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   Green Sea Turtle
Common Name: Green sea turtle - named from the green color of the fat under its shell. (In some areas, the Pacific green turtle has another name - the Black sea turtle.)

Scientific Name: Chelonia mydas

Description: Green sea turtles can be easily distinguished from other sea turtles by their single pair of prefrontal scales which are in front of its eyes, while two pairs are found on other sea turtles. With a serrated jaw, its head is small and blunt. Its bony carapace has no ridge but has large, non-overlapping, rough scales which have only 4 lateral scales. It is nearly oval shaped and can be distinguished from Pacific green turtles by its more depressed (flattened) body. 1 claw can easily be seen on each flipper. The carapace of green sea turtles have different colors ranging from pale to very dark green and plain to very brilliant yellow, brown and green tones with radiating stripes. The color of the plastron varies from white, dirty white or yellowish in the Atlantic populations to dark grey-bluish-green in the Pacific populations. The underneath and the flipper margins of hatchlings is white, while the remainder is commonly dark-brown or even black.

For comparison, the Pacific green turtle (aka Black Sea Turtle) has a strongly elevated or vaulted body and looks less round than other green sea turtles from front. The biggest difference with Pacific greens is the color, they have a dark grey to black carapace and the hatchlings are a dark-brown or black which also have narrow white border and white underneath.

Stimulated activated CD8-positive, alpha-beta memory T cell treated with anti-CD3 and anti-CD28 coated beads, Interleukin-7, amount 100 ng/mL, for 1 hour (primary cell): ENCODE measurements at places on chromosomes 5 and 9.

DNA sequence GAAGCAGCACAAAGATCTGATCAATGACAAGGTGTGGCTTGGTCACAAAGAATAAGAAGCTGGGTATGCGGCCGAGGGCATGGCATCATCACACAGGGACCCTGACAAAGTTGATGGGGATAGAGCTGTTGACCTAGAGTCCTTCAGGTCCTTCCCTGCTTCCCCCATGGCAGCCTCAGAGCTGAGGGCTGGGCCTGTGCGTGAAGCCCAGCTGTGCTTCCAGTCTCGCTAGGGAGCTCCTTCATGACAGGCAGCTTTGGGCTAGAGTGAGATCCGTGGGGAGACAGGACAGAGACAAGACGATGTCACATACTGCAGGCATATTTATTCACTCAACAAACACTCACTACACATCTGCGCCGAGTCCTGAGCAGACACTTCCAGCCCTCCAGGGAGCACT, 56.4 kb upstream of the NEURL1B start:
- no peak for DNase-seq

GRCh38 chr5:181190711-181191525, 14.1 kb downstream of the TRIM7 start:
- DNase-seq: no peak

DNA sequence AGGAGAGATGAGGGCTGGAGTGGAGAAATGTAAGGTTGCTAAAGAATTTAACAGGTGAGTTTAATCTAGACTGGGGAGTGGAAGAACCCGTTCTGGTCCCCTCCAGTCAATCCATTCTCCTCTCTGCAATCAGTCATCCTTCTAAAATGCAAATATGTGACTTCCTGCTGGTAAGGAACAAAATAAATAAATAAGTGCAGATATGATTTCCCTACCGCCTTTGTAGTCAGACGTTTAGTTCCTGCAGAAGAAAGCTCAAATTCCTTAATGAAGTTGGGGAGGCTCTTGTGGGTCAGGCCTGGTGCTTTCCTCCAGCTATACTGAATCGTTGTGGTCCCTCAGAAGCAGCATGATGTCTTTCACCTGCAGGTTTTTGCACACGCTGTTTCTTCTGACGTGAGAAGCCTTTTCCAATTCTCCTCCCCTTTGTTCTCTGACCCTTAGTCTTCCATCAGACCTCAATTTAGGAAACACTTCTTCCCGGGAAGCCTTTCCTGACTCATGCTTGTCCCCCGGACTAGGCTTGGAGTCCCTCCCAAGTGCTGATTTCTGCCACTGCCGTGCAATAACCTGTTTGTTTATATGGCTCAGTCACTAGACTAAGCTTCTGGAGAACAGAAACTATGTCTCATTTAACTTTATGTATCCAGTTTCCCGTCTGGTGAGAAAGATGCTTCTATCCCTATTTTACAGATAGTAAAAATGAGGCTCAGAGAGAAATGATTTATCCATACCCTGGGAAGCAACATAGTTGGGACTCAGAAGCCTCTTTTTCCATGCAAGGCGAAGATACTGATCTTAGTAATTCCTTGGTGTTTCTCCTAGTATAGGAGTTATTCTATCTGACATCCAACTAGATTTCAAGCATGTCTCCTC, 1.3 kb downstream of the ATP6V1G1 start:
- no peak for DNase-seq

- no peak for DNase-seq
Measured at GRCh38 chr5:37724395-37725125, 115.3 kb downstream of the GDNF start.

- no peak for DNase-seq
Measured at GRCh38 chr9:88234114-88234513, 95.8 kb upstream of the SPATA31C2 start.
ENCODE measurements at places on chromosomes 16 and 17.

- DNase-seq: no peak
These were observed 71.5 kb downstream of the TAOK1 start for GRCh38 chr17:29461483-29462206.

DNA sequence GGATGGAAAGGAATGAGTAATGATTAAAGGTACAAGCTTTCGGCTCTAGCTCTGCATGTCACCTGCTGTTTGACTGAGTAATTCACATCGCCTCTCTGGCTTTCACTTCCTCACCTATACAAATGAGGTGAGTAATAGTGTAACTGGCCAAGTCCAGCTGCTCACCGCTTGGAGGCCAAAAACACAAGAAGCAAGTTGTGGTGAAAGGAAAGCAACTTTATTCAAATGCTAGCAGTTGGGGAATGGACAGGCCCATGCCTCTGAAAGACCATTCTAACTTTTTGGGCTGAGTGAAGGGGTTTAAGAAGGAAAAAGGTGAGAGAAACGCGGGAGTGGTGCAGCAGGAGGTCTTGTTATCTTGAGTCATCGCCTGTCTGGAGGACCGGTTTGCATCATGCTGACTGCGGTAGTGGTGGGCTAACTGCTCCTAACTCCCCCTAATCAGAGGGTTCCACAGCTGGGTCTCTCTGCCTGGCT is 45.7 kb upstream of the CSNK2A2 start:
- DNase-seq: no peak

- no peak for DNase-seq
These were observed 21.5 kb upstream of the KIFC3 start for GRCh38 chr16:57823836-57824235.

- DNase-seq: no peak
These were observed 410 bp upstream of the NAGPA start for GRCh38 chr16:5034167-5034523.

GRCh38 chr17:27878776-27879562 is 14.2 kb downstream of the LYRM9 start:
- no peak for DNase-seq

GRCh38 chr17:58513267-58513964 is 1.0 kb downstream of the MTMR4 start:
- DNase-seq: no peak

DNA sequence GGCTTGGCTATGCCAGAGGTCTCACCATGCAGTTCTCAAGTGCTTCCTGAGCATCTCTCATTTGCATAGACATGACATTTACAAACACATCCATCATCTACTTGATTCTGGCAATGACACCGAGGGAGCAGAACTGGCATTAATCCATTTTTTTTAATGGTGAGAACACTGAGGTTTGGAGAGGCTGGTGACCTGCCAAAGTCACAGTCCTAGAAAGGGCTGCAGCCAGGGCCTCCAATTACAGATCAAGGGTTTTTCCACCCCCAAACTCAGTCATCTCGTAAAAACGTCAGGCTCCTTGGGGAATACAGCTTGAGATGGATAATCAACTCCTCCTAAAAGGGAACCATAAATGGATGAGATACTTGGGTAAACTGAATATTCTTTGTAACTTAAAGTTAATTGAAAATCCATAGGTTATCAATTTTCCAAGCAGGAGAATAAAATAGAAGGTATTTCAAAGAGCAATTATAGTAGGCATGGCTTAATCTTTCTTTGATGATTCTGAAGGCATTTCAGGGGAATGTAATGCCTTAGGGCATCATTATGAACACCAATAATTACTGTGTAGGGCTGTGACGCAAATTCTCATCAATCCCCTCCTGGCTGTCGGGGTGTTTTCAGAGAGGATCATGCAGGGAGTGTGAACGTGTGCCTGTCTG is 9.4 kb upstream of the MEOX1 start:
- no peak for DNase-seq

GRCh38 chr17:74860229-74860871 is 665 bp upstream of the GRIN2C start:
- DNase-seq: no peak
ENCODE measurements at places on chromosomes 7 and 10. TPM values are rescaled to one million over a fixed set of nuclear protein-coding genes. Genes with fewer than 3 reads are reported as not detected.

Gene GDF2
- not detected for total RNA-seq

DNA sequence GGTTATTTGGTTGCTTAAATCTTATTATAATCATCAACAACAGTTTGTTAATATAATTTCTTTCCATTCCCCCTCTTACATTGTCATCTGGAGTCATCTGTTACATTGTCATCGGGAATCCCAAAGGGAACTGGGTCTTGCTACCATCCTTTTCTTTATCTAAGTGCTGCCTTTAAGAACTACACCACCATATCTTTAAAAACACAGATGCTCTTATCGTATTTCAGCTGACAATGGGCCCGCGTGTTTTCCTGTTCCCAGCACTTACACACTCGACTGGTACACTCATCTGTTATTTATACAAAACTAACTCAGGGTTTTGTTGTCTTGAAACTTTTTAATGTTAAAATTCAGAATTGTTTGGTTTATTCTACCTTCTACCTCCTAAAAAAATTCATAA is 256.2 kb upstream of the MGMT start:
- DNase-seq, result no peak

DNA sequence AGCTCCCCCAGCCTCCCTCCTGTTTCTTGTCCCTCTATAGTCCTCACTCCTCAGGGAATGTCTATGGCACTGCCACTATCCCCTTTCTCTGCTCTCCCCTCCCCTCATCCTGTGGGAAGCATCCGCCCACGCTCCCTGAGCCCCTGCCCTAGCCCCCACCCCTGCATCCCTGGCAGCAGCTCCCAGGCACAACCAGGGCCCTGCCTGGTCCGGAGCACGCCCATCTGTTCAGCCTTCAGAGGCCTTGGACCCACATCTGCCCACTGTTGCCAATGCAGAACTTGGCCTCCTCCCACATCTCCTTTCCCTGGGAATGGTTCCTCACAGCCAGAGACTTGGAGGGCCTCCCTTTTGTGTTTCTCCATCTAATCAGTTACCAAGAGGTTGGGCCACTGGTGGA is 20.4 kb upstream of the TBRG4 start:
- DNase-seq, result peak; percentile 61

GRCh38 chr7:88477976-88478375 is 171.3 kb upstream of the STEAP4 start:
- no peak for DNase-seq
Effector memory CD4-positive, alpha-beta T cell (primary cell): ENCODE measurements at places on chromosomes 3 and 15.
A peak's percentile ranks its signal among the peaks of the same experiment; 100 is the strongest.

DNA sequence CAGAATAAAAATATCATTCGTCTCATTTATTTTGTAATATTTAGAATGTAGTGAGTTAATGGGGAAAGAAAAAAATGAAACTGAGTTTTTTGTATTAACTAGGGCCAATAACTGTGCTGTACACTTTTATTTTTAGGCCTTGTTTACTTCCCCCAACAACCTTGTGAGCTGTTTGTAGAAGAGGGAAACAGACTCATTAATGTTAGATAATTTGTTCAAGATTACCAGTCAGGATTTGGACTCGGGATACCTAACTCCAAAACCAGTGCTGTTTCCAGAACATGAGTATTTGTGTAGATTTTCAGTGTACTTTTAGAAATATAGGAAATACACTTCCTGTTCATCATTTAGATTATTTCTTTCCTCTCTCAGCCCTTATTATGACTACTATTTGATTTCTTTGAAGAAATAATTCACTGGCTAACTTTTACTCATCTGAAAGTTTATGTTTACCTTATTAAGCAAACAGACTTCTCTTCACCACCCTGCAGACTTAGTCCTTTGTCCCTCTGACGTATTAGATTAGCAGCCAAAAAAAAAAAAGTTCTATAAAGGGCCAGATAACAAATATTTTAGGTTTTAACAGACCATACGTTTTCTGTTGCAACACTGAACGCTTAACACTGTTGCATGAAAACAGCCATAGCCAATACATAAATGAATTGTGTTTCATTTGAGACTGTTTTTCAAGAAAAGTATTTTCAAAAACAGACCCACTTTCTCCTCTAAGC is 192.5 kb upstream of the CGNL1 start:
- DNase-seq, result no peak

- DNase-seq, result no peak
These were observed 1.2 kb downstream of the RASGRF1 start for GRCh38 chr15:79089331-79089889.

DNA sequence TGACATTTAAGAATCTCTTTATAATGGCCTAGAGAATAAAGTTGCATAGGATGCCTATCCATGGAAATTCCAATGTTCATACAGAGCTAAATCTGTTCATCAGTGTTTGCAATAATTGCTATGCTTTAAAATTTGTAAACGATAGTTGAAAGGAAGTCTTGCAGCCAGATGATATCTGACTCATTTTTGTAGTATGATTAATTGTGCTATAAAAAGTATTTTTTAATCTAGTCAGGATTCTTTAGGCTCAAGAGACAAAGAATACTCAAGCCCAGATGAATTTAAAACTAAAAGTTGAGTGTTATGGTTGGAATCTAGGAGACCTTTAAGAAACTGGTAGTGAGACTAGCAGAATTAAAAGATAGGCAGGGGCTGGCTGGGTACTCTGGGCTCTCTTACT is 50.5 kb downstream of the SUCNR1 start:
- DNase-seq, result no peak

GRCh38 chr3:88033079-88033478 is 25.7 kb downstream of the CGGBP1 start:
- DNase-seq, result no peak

Size: Adult green sea turtles are 76-91 cm in carapace length, which is 3.5 to 4 feet. The green sea turtle is the largest of the Cheloniidae family. The biggest green sea turtle ever found was 152 cm in length which was 5 feet and 395 kg in weight, which is 871 pounds.

Weight: An adult green sea turtle weighs about 136-180 kg which is between 300 to 400 pounds.

Diet: The green sea turtle is interesting in that it alters its diet during its life. They are carnivores in the early stages of life and become herbivores in their adulthood. When a green sea turtle is less than 8 to 10 inches, worms, young crustaceans, aquatic insects, grasses and algae make up most of their diet. After their length reaches 8 to 10 inches, green sea turtles become herbivorous, feeding on sea grass and algae as their main source of food. With their jaws finely serrated, they can tear vegetation very efficiently.

Habitat: Coastlines, islands, bays, protected shores are their main habitat, especially the places with sea grass beds. It is rare to see a green sea turtle in the open ocean.

Nesting: Green sea turtles nest every 2, 3, or more years. Nesting females have a wide year-to-year fluctuations in numbers. They nest between 3 to 5 times each season. They lay 115 eggs on average in every nest. The time needed for the eggs to incubate is about 60 days.

Range: Found in all temperate and tropical waters throughout the world.

Status: U.S. - Listed as Endangered (in danger of extinction within the foreseeable future) under the U.S. Federal Endangered Species Act.
International Green sea turtles have been listed as Endangered by the International Union for Conservation of Nature and Natural Resources, which means they have a very high risk of extinction in the wild in the near future.

Threats to Survival: The commercial harvest for eggs and food is the greatest threat for them. Other green sea turtle parts are used for leather. An increasing source of mortality comes from incidental catch in commercial shrimp trawling.

Population Estimate: 88,520 nesting females.

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